Global Telecom Capex Languishes in ‘Flatland’

  • IHS Markit
ENGLEWOOD, CO — There will be flat to very moderate growth in global service provider capital expenditures (capex) in 2016, according to IHS Markit, a global provider of market analysis and intelligence.

The telecom industry has been cyclical since the great telecom crash of March 2000, which is typical of deregulated industries. Investment goes through cycles of ups and downs that are more or less pronounced depending on how the major players react.

For 2016, large differences in regional investment agendas point to regional and national cycle de-synchronization—and, consequently, global flatness to very moderate growth in capital expendituresThis is a result of low-digit growth in North America, Europe, the Middle East and Africa (EMEA) and the Caribbean and Latin America (CALA) that is offset by a China-driven decline in Asia Pacific.

IHS forecasts worldwide service provider capex to rise just 0.7 percent to US$341 billion by the end of this year, mainly propelled by a much-needed wave of investment in wireline broadband—for example, fiber to the X (FTTX)—in Europe. Spending on every type of hardware equipment except wireless and time-division multiplexing (TDM) voice will rise in 2016. Meanwhile, capitalized software that is captured in the non-telecom/datacom category—around half of total capex—is expected to grow by double-digit percentages.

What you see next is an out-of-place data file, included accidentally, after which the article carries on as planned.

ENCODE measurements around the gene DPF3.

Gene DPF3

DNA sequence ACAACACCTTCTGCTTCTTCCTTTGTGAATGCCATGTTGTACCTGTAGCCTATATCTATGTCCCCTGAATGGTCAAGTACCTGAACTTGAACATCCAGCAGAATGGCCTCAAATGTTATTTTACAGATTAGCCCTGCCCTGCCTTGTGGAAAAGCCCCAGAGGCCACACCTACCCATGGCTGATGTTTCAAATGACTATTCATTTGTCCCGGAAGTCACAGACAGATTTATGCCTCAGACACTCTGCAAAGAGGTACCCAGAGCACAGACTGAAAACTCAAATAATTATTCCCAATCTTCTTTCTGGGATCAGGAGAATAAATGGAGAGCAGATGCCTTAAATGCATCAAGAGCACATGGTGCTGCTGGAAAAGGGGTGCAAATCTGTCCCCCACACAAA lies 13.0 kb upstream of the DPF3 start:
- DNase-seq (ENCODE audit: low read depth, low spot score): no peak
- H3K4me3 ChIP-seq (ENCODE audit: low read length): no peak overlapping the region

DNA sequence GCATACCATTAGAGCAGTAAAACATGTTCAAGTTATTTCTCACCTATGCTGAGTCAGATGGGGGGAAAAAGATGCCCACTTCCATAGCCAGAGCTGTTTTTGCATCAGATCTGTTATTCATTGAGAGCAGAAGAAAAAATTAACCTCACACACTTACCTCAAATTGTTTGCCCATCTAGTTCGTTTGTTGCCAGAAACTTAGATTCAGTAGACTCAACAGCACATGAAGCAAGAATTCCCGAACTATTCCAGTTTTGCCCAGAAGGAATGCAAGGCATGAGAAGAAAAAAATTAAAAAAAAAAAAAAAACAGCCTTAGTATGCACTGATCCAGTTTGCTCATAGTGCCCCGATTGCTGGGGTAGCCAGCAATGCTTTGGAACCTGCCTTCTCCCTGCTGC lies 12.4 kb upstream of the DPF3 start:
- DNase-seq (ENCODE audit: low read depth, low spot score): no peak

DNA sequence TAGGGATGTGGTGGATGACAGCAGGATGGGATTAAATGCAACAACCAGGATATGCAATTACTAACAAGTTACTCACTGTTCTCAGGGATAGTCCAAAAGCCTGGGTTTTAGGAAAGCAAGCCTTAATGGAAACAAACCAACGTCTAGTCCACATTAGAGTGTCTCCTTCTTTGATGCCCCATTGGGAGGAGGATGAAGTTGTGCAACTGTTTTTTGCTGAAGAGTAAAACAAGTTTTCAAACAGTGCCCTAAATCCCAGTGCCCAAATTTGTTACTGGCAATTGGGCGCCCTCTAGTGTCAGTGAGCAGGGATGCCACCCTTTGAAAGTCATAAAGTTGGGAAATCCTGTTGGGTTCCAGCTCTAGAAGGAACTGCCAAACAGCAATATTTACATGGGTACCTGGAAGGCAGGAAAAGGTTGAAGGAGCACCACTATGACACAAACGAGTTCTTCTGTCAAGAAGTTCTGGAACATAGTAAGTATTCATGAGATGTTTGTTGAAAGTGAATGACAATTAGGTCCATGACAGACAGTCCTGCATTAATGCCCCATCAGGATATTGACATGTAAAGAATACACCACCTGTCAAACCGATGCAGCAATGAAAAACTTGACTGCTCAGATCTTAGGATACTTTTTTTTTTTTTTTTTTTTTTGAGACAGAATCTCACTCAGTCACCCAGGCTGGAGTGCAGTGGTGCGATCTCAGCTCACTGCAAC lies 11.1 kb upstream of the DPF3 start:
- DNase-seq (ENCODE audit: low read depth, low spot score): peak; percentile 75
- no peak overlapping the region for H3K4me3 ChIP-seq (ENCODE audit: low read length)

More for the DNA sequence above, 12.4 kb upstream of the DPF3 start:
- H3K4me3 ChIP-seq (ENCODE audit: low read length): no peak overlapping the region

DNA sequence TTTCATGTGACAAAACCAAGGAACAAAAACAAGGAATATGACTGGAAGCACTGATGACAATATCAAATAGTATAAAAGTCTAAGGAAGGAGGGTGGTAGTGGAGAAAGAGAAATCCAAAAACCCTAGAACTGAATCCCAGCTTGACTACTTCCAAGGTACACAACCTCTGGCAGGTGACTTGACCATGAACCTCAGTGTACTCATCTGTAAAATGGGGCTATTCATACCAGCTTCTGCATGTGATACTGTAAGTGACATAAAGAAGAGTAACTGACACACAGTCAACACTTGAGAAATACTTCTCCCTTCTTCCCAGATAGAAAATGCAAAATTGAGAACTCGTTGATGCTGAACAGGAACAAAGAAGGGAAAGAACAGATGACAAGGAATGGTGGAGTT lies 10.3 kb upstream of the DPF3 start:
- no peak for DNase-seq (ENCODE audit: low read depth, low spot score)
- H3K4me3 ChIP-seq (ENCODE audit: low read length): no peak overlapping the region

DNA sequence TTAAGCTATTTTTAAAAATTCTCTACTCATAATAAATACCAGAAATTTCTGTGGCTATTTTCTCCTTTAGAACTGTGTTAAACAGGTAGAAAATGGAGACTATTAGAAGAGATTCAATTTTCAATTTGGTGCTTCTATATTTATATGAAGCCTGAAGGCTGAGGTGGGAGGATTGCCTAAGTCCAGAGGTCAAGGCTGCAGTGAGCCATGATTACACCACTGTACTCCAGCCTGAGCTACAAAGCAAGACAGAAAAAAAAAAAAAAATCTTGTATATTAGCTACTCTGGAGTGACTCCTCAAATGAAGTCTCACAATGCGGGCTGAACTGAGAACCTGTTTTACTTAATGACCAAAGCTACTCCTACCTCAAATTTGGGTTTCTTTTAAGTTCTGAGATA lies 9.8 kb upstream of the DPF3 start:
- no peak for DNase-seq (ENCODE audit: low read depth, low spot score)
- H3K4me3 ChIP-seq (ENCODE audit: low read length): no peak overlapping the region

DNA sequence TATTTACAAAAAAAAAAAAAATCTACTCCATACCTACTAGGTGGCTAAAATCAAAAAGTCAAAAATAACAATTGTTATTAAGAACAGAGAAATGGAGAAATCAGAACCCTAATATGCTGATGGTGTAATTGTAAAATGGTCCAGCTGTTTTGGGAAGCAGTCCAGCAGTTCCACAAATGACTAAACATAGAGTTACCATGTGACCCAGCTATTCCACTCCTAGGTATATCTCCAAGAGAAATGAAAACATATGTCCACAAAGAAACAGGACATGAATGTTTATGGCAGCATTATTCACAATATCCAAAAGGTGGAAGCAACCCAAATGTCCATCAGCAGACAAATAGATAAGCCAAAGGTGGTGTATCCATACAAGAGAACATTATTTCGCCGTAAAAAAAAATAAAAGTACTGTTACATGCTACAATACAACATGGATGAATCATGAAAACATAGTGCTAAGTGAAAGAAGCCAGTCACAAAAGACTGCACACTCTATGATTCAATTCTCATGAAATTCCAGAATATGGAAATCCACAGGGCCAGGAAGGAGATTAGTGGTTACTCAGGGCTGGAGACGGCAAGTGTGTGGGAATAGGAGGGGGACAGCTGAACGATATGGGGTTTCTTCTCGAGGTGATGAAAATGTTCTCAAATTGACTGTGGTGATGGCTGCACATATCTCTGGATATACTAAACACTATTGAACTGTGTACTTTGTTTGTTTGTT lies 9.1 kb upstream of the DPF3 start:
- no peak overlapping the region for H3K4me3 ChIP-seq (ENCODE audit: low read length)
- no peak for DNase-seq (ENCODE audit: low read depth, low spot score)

As illustrated in the chart below, the service provider capex growth rate slowed down in 2015 followed by a pickup in 2016 that signals long-term flatness triggered by the combination of moderate desynchronized regional investment cycles, themselves triggered by very distinct agendas.

Click image to enlarge.

Click image to enlarge.



Telcos continue to account for the lion’s share of capex, at more than 88 percent. And from a geographic standpoint, Asia Pacific will remain the world’s largest spender (42 percent share), while North America stays roughly even, followed by EMEA and CALA.

Looking at earnings, the telecommunications service revenue picture remains mixed and contrasted across geographical regions. While global telecom service revenue declined 4 percent year-over-year in 2015, we project it to grow by over a percentage point this year to US$1.93 trillion. Asia Pacific is the world’s largest telecom revenue contributor, shadowed closely by North America—the globe’s most lucrative market.

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